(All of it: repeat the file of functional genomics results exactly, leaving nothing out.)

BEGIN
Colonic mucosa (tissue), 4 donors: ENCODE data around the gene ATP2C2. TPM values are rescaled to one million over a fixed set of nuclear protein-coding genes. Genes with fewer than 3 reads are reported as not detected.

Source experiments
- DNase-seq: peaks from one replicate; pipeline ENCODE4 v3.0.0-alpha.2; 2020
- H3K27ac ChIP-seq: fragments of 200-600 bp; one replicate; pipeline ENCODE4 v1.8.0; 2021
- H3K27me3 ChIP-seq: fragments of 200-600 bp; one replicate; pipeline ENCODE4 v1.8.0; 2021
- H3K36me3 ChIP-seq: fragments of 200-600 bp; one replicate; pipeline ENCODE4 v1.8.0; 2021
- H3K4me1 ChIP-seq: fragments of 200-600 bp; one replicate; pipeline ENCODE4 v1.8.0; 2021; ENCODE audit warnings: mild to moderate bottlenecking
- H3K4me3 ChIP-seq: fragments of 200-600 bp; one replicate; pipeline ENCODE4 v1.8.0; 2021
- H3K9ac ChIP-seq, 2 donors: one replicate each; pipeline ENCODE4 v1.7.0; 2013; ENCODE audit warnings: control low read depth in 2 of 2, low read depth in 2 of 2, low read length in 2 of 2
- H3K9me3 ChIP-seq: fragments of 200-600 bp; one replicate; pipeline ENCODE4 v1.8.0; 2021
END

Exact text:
Colonic mucosa (tissue), 4 donors: ENCODE data around the gene ATP2C2. TPM values are rescaled to one million over a fixed set of nuclear protein-coding genes. Genes with fewer than 3 reads are reported as not detected.

Source experiments
- DNase-seq: peaks from one replicate; pipeline ENCODE4 v3.0.0-alpha.2; 2020
- H3K27ac ChIP-seq: fragments of 200-600 bp; one replicate; pipeline ENCODE4 v1.8.0; 2021
- H3K27me3 ChIP-seq: fragments of 200-600 bp; one replicate; pipeline ENCODE4 v1.8.0; 2021
- H3K36me3 ChIP-seq: fragments of 200-600 bp; one replicate; pipeline ENCODE4 v1.8.0; 2021
- H3K4me1 ChIP-seq: fragments of 200-600 bp; one replicate; pipeline ENCODE4 v1.8.0; 2021; ENCODE audit warnings: mild to moderate bottlenecking
- H3K4me3 ChIP-seq: fragments of 200-600 bp; one replicate; pipeline ENCODE4 v1.8.0; 2021
- H3K9ac ChIP-seq, 2 donors: one replicate each; pipeline ENCODE4 v1.7.0; 2013; ENCODE audit warnings: control low read depth in 2 of 2, low read depth in 2 of 2, low read length in 2 of 2
- H3K9me3 ChIP-seq: fragments of 200-600 bp; one replicate; pipeline ENCODE4 v1.8.0; 2021